Over the years, there have been so many environmental issues that aviation has been facing. For instance, in 1983, research shows that the International Civil Aviation Organization (ICAO) founded the Environmental Protection (CAEP) and Committee on Aviation to evaluate aviation-associated noise and emissions issues. Environmental Protection has established three environmental objectives: reduce or limit the amount of people that impacted by things such as noise; reduce or limit the impact of aviation emissions on local air quality (LAQ); and reduce limit or limit the influence of aviation greenhouse gas (GHG) emissions on the entire global climate.

The crucial aim for the industry will have to be sustainable development, where the environment is not going to be sacrificed for growth and generations of the future will be able to endure with benefiting from travel by air. However, the aviation industry is a place that has already started to challenge this difficult task but continued and creative effort is required to guarantee the industry make the most of the use of its "environmental capacity.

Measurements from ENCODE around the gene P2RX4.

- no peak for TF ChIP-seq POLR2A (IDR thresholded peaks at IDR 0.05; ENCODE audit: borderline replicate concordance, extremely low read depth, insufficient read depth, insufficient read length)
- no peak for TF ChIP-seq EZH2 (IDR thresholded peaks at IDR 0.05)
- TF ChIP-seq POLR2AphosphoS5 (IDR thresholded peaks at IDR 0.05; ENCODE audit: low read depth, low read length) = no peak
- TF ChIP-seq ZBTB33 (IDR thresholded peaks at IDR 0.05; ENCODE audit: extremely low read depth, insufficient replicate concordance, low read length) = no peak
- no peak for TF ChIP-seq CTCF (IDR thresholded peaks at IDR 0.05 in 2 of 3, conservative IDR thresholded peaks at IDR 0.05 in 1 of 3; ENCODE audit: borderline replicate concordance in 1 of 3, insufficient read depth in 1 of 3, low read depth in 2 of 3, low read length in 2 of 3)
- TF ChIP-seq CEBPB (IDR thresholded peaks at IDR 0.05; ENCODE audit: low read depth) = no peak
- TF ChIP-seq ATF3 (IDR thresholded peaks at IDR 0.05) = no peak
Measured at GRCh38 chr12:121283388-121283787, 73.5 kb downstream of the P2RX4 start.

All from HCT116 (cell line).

Just like any other type of public mass transport that depends on finite planetary resources, aviation is not able to (in its present form) be deliberated as sustainable in the extremely long-term. Because the finite nature of the resources upon which aviation trusts, it is more accurate in the medium period to reason how best to progress the sustainability of air transport instead of it attaining sustainable development.

Executive Summary